What does Sheffield Law Centre (SLC) do?
Sheffield Law Centre is a not-for-profit provider in Sheffield which delivers free legal advice and representation to local people. It specialises in housing, discrimination, employment and public law. Until recently it also delivered a service in asylum and immigration law. The law centre was established in 1984 and is run by a management committee of local people as well as using local people as volunteers. It prides itself on providing an independent, high quality and easily accessible service targeting those who are most vulnerable or unable to get help elsewhere.
How many staff does SLC have and how many volunteers?
The law centre has a housing team of three workers, an employment specialist and discrimination/public law specialist. There has been a substantial reduction of staff over the past few months because of LASPO and the decision to close the immigration team, and at the end of the year the law centre will have only seven members of staff remaining – including support staff (at one point it had 18). At present the law centre has six regular volunteers.
What responsibilities do volunteers have at SLC?
Two volunteers at the law centre are ex-employees who have finished their employment in the last year and who now volunteer because of their commitment to the law centre and its work – one is an employment law caseworker and one is an admin worker. Other volunteers help with administrative tasks in order to free the caseworkers up to do casework. The main tasks that they undertake in the law centre are reception duties, signposting enquirers, data input, management of printed resources, photocopying and general admin.
How is SLC funded?
Since the beginning of April 2013 the law centre is funded almost entirely by earned income (although there is a small grant from the Big Lottery’s Awards for All programme). The vast majority of the income comes from legal aid including contracts and certificates but the law centre has had to look hard at other income generation opportunities to make up for the shortfall caused by the withdrawal of grant funding and LASPO. It has recently started doing conditional fee arrangements in employment law to meet a gap in the market following the withdrawal of legal aid. These are targeted at clients with lower value claims.
How many cases a year does SLC conduct under legal aid?
In 2011/12 – 561
In 2013/14 (year to date) – 156
What types of cases are they?
Housing, public law and some asylum this year. Loss of contracts in employment, immigration and consumer (discrimination) as well as a reduction in type of housing work because of legal aid scope changes
What have the highlights of the last twelve months been?
The law centre was pleased to open two new housing offices and two new asylum offices in April from which to deliver legal aid. These were run in partnership with neighbourhood advice centres in the city that provided the permanent presence and reception services needed and could also link clients with other services in the city for their needs and thus provide a more holistic service for the clients. Following the streamlining of the law centre’s services to meet financial constraints this year, the law centre retains only one of these other offices but the joint working was productive and may spin off into other projects.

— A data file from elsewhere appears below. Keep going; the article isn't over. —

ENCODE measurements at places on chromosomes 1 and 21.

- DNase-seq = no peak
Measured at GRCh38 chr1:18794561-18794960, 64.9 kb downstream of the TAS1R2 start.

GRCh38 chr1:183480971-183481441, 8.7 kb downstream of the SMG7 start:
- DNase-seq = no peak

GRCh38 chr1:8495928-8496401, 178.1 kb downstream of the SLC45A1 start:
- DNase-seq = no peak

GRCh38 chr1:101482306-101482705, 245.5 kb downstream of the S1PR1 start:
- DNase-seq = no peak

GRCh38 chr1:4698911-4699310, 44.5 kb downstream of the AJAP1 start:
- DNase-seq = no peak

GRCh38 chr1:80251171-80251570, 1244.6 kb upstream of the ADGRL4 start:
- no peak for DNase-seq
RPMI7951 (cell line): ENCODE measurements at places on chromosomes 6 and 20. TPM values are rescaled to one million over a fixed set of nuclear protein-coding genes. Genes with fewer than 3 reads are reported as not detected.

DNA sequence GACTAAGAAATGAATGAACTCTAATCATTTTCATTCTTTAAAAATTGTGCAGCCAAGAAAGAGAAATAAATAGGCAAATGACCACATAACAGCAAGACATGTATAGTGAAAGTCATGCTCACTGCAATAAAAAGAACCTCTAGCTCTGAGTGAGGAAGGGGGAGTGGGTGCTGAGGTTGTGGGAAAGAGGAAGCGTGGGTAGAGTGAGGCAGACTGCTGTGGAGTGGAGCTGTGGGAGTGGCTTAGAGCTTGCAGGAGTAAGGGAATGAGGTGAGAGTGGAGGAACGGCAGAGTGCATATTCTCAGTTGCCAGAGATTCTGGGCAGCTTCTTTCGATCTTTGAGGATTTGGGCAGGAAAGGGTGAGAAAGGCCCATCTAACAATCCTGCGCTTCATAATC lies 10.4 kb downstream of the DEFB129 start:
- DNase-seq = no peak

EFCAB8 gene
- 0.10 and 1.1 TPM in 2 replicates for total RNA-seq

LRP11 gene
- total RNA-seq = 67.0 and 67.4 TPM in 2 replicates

Sheffield City Council has been providing core funding for a number of advice agencies in the city for several years including the law centre. It made the decision in 2012/13 that it would cease funding individual agencies and fund only one large not-for-profit advice agency, which it required to be a CAB. Agreement was reached with the council that the service delivery for this organisation would be co-designed with them but that as well as being a CAB it would also be a law centre. The organisation has now been created and will be known as Sheffield Citizens Advice and Law Centre. Eleven agencies have merged together already, and the law centre will join on 1 January 2014. This merger represents good joint working by a large number of agencies in the city and is in receipt of a grant from Sheffield city council. With the merger of the law centre it will cover many areas of law, deal with a number of minority groups and deliver advice at all levels.
What impact (if any) has LASPO had on SLC?
The scope changes in legal aid have greatly reduced the work that the law centre can do. It might have been possible to continue delivering services, albeit at a reduced level, but the loss of funding from Sheffield city council and the lack of other opportunities meant that Sheffield Law Centre was looking unsustainable in the long run. The decision was made to cease immigration and asylum work to save costs in the short-term and then to merge with other agencies to ensure the survival of services in the long term.
What is the future for SLC if the government goes ahead with its planned further cuts to legal aid?
A law centre will be retained in Sheffield thanks to the work done to merge with other agencies. Obviously, the amount of legal aid work done will decline significantly but the work and the values of the law centre will continue although not in the same form.
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